A Babysitter’s Guide to Monster Hunting
Posted on October 15, 2020 at 12:00 pmB +
|Lowest Recommended Age:||4th - 6th Grade|
|MPAA Rating:||Rated PG|
|Profanity:||Some schoolyard language|
|Violence/ Scariness:||Extended horror-style peril and violence, monsters, childnapping, no one seriously hurt|
|Diversity Issues:||Diverse characters|
|Date Released to Theaters:||October 15, 2020|
Kids know monsters. They always have. The very earliest stories of all, even before there were movies, before there were books, before there was written language at all, when stories were just told around a campfire, there were stories about monsters. Then, as now, they were stories about how scary the monsters were, before they were defeated. Those stories, at least the ones that survived the centuries to reach us today, were just scary enough until they were reassuring. Stories about monsters were among the first way humans began to make sense of the world, and they did it by imagining a narrative that helped them think about how they would outsmart whatever terrifying challenges came their way.
The latest in this grand tradition is the terrific “A Babysitter’s Guide to Monster Hunting,” based on the first book in the series by Joe Ballarini. Director Rachel Talalay knows scary — she is the only woman to have directed one of the “Nightmare on Elm Street” movies. And she knows how to mix fantasy and fun, because she has directed seven “Dr. Who” episodes. Her film has gorgeously imagined settings, a great cast, and an exciting story that hits the exact sweet spot between funny-scary and scary-funny. Which means it is exciting, fun, and, I hope, soon to be followed by Chapter 2.
Kelly Ferguson (Tamara Smar) is a shy high school freshman (but in sophomore math) who is looking forward to a Halloween party with her friends and the boy she has not yet had the nerve to talk to. But it turns out that her mother and father are also going to a Halloween party, held by her mother’s company, and they have promised the boss that Kelly will babysit.
The boss is Mrs. Zellman (Tamsen McDonough), imperious in a spectacular Ice Queen costume. She gives Kelly a long list of don’ts for taking care of Jacob (Ian Ho of “A Simple Favor”). No sweets, no ice cream, no gluten, no dairy, no more than 30 minutes of screen time, no running, shouting, or discussing current events, and a three-hour bedtime check-list. No trick-or-treaters. And she promises to be home at midnight on the dot.
Jacob is afraid of the monsters he sees in his nightmares. Kelly reassures him that “it’s just your mind playing tricks on you. They can’t hurt you…There’s no such thing as monsters.” She says when she was his age she thought the monsters in her nightmares were real, too. But then she grew up and is scared of real-life things like inequality, climate change, and talking to the boy she likes.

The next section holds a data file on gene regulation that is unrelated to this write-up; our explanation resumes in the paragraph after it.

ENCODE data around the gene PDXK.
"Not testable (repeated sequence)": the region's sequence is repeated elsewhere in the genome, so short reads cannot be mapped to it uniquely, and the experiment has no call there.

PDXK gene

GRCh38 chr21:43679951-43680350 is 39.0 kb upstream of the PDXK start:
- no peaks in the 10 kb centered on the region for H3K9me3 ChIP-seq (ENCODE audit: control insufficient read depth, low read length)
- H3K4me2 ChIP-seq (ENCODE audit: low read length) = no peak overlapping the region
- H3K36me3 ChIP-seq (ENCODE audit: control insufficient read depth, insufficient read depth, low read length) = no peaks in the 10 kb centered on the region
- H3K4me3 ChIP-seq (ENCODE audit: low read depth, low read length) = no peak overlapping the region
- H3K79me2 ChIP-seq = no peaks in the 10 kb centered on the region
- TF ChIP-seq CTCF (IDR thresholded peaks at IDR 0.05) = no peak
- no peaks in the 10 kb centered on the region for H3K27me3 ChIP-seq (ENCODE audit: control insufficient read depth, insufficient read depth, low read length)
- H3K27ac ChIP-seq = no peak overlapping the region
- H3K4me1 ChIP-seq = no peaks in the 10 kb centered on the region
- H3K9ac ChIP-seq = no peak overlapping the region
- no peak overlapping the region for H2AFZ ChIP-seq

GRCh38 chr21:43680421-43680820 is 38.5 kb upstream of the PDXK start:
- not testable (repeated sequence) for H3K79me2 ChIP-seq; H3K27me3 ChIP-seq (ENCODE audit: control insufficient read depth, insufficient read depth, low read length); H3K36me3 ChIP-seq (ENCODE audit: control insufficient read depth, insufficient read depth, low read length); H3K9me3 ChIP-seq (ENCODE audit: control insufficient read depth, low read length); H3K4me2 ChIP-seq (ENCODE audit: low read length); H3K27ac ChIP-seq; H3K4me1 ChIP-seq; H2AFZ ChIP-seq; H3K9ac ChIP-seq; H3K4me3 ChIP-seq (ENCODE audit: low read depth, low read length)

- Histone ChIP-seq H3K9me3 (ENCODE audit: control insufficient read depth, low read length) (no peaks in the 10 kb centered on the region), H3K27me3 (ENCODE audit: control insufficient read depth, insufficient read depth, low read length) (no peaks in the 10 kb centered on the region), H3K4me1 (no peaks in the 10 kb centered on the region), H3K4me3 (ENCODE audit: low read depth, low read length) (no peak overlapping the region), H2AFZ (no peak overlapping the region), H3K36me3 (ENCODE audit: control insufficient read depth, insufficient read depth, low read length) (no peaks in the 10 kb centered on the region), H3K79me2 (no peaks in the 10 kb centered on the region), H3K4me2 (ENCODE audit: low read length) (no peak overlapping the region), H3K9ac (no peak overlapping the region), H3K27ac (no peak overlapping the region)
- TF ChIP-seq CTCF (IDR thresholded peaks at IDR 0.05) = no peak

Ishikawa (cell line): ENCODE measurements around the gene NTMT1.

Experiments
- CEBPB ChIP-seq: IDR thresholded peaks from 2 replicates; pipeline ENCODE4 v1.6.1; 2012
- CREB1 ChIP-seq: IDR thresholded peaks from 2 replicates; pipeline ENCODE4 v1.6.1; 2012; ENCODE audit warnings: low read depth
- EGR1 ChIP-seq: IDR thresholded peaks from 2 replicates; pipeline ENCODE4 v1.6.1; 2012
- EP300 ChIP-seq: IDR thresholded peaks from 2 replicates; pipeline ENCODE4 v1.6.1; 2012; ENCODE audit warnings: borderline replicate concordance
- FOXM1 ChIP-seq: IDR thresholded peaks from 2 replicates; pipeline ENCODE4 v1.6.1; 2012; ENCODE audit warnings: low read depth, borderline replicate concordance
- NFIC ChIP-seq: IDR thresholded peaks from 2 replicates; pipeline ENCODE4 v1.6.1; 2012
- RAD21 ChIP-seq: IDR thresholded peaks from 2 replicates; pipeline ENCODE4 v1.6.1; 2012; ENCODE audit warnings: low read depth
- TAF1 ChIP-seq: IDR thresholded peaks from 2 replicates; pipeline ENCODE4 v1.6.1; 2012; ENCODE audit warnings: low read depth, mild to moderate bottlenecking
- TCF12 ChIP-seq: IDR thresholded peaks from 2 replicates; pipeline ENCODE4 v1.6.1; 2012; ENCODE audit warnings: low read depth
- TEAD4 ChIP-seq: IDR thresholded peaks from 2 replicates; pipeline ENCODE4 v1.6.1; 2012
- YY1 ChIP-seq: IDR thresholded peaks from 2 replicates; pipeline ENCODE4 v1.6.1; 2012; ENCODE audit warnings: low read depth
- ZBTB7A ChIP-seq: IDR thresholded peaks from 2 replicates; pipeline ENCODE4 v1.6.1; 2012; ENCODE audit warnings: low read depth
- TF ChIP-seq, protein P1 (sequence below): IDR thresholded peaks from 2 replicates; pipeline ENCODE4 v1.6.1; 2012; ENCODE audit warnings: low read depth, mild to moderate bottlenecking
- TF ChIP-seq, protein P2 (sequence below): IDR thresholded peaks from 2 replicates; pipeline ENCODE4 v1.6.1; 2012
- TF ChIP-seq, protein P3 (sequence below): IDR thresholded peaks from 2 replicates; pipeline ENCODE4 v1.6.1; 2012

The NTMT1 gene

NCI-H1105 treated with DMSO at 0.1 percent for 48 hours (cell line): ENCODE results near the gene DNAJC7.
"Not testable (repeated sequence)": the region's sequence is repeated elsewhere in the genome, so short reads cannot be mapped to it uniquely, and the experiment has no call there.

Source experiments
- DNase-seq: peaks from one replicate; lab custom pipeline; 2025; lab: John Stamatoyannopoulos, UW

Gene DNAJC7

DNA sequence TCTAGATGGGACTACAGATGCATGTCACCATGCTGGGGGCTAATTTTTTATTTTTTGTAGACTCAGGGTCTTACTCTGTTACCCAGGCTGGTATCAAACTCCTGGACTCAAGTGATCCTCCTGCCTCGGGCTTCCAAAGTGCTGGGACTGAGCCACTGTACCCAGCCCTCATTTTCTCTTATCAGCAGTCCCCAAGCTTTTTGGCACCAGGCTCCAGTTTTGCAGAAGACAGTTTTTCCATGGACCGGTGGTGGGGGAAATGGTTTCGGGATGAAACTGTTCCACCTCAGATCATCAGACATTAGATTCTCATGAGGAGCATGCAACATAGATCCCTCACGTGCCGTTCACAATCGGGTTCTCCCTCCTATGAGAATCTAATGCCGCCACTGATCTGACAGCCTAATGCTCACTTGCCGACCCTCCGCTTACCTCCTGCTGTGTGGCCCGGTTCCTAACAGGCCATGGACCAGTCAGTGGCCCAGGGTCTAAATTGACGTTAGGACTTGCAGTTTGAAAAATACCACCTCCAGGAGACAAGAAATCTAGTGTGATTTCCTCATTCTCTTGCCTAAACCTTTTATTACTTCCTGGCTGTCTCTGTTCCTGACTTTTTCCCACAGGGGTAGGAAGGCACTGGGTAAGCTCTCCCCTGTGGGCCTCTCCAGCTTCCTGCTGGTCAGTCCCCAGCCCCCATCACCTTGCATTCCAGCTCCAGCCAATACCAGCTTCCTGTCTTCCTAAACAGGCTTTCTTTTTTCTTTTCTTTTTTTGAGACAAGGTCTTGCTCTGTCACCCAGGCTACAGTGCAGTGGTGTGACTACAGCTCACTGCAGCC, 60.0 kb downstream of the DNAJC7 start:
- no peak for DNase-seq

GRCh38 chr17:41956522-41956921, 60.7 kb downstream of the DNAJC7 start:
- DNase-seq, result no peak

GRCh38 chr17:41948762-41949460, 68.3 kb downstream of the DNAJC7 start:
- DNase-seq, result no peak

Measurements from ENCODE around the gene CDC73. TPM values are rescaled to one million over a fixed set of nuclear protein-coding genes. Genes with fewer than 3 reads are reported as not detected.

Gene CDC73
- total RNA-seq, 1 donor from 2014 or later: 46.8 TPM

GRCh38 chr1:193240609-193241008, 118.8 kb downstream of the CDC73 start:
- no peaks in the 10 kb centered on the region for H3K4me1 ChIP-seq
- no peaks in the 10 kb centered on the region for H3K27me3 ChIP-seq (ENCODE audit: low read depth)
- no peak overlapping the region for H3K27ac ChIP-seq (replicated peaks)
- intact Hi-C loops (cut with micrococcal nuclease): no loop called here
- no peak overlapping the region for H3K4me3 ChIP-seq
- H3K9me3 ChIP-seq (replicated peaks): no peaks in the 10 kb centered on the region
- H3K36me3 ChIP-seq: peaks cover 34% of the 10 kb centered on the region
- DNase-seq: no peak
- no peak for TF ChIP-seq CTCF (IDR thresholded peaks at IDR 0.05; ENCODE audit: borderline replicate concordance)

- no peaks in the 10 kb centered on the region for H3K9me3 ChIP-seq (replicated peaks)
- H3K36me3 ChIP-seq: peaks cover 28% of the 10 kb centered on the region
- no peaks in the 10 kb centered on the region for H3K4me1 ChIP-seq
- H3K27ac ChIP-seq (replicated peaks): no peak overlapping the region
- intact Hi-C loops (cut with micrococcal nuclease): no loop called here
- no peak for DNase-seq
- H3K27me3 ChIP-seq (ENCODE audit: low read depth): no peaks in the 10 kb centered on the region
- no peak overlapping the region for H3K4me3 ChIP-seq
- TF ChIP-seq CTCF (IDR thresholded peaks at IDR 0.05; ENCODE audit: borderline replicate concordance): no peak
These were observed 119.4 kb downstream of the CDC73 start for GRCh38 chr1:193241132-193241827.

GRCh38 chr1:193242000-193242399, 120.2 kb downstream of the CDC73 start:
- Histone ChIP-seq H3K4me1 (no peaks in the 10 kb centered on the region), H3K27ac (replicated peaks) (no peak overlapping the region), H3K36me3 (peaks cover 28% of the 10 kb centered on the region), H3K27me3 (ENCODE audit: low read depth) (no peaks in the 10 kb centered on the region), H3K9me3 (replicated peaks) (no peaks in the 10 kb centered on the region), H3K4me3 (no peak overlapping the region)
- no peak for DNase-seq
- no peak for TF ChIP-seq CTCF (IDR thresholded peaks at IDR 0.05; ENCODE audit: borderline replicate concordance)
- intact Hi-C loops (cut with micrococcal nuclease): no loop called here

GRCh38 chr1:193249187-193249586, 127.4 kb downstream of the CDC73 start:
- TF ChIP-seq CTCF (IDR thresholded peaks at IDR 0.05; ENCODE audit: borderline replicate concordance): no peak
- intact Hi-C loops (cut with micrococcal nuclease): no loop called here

And then, Jacob is kidnappped by monsters. There are three scary/silly looking (CGI) toothy Toadies, led by The Grand Guignol (“Harry Potter’s” Draco Mallfoy, Tom Felton). Jacob’s gift for creating imaginative nightmares has made him a tempting target because his dreams can help create an army of infinite nightmares to ruin the world.
Kelly is at a loss, and then Liz Larue (Oona Laurence) arrives on a motorcycle, with a baby in her backpack. She is part of a centuries-old cadre of monster-fighting babysitters. Liz and Kelly will have to track down the underground lair of The Grand Guignol, Brown University, and that party where Kelly’s friends are celebrating Halloween. It will take courage, determination, magic, and, yep, math, to get Jacob home before his mother gets back.
Production designer David Brisbin and costume designer Carrie Grace deserve special mention for the gorgeous look of this film. Each of the settings, from the Grand Guignol’s lair to the babysitter headquarters is stunning and filled with enough intriguing detail to reward repeated viewings.
The young actors are all excellent, each creating a vivid and appealing character. It is a lot of fun to see Kelly grow in confidence and courage. Liz’s matter-of-fact, business-like curtness softens when she explains how she became a monster hunting babysitter. Felton has a blast as the monstrous nightmare collector (and the requisite British accent for a truly satisfying bad guy). His slithery movements are shiver-inducing.
It is also heartening to see these young characters solve problems with intelligence, courage, and teamwork. It was especially intriguing to see babysitters from around the world called on for help, and I hope we’ll get more from them in the next chapter.
As more kids are stuck at home this year, with trick-or-treating cut back by COVID-19, “A Babysitter’s Guide to Monster Hunting” is just the right movie to celebrate the year’s most happily scary holiday.
Parents should know that this is a Halloween movie about monsters with some scary images and peril, though it is punctuated by comedy and no one gets seriously hurt. There is some schoolyard language.
Family discussion: Where does the name Grand Guignol come from? Look up the famous names who are listed as historic babysitters including Rosa Parks, Frida Kahlo, and Maria Tallchief. Which of the babysitters is most like you? Which one would you want to sit for you?
If you like this, try: “Goosebunps,” “Monsters, Inc.,” “Spy Kids,” “Monster House,” and “The House with a Clock in its Walls”